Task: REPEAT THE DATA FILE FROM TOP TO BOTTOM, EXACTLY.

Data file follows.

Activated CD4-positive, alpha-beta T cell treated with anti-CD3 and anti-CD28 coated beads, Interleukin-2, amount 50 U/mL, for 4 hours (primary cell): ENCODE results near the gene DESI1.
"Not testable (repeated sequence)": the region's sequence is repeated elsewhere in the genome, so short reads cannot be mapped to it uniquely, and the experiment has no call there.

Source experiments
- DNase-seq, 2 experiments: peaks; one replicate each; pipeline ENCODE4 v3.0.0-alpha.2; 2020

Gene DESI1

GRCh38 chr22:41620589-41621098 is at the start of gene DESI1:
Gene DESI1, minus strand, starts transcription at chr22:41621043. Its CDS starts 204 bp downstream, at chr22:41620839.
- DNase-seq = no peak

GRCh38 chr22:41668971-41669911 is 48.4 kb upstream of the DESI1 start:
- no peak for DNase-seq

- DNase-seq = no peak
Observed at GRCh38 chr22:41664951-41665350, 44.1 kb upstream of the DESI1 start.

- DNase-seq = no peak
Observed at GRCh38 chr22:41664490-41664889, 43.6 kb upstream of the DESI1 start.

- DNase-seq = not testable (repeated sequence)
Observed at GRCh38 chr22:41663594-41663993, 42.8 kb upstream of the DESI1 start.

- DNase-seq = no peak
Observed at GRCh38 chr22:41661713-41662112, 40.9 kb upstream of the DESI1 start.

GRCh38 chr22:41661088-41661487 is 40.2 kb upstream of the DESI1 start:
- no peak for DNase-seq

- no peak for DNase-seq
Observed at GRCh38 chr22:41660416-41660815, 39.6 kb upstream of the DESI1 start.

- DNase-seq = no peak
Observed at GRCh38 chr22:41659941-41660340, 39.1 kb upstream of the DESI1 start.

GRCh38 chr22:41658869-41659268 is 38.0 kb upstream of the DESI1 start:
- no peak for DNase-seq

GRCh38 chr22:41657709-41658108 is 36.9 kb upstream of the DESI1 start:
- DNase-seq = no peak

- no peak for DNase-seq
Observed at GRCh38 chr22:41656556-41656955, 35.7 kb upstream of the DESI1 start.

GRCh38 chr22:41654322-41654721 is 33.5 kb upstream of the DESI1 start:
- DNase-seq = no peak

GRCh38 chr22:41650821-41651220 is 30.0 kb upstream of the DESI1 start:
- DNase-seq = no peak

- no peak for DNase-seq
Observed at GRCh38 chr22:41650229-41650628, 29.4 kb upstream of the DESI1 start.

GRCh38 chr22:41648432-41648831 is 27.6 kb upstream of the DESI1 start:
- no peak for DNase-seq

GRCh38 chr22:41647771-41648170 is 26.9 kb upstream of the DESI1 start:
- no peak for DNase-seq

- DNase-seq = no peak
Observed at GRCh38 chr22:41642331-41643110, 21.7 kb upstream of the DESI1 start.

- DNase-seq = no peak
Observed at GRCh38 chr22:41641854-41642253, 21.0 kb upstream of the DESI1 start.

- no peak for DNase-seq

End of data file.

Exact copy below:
Activated CD4-positive, alpha-beta T cell treated with anti-CD3 and anti-CD28 coated beads, Interleukin-2, amount 50 U/mL, for 4 hours (primary cell): ENCODE results near the gene DESI1.
"Not testable (repeated sequence)": the region's sequence is repeated elsewhere in the genome, so short reads cannot be mapped to it uniquely, and the experiment has no call there.

Source experiments
- DNase-seq, 2 experiments: peaks; one replicate each; pipeline ENCODE4 v3.0.0-alpha.2; 2020

Gene DESI1

GRCh38 chr22:41620589-41621098 is at the start of gene DESI1:
Gene DESI1, minus strand, starts transcription at chr22:41621043. Its CDS starts 204 bp downstream, at chr22:41620839.
- DNase-seq = no peak

GRCh38 chr22:41668971-41669911 is 48.4 kb upstream of the DESI1 start:
- no peak for DNase-seq

- DNase-seq = no peak
Observed at GRCh38 chr22:41664951-41665350, 44.1 kb upstream of the DESI1 start.

- DNase-seq = no peak
Observed at GRCh38 chr22:41664490-41664889, 43.6 kb upstream of the DESI1 start.

- DNase-seq = not testable (repeated sequence)
Observed at GRCh38 chr22:41663594-41663993, 42.8 kb upstream of the DESI1 start.

- DNase-seq = no peak
Observed at GRCh38 chr22:41661713-41662112, 40.9 kb upstream of the DESI1 start.

GRCh38 chr22:41661088-41661487 is 40.2 kb upstream of the DESI1 start:
- no peak for DNase-seq

- no peak for DNase-seq
Observed at GRCh38 chr22:41660416-41660815, 39.6 kb upstream of the DESI1 start.

- DNase-seq = no peak
Observed at GRCh38 chr22:41659941-41660340, 39.1 kb upstream of the DESI1 start.

GRCh38 chr22:41658869-41659268 is 38.0 kb upstream of the DESI1 start:
- no peak for DNase-seq

GRCh38 chr22:41657709-41658108 is 36.9 kb upstream of the DESI1 start:
- DNase-seq = no peak

- no peak for DNase-seq
Observed at GRCh38 chr22:41656556-41656955, 35.7 kb upstream of the DESI1 start.

GRCh38 chr22:41654322-41654721 is 33.5 kb upstream of the DESI1 start:
- DNase-seq = no peak

GRCh38 chr22:41650821-41651220 is 30.0 kb upstream of the DESI1 start:
- DNase-seq = no peak

- no peak for DNase-seq
Observed at GRCh38 chr22:41650229-41650628, 29.4 kb upstream of the DESI1 start.

GRCh38 chr22:41648432-41648831 is 27.6 kb upstream of the DESI1 start:
- no peak for DNase-seq

GRCh38 chr22:41647771-41648170 is 26.9 kb upstream of the DESI1 start:
- no peak for DNase-seq

- DNase-seq = no peak
Observed at GRCh38 chr22:41642331-41643110, 21.7 kb upstream of the DESI1 start.

- DNase-seq = no peak
Observed at GRCh38 chr22:41641854-41642253, 21.0 kb upstream of the DESI1 start.

- no peak for DNase-seq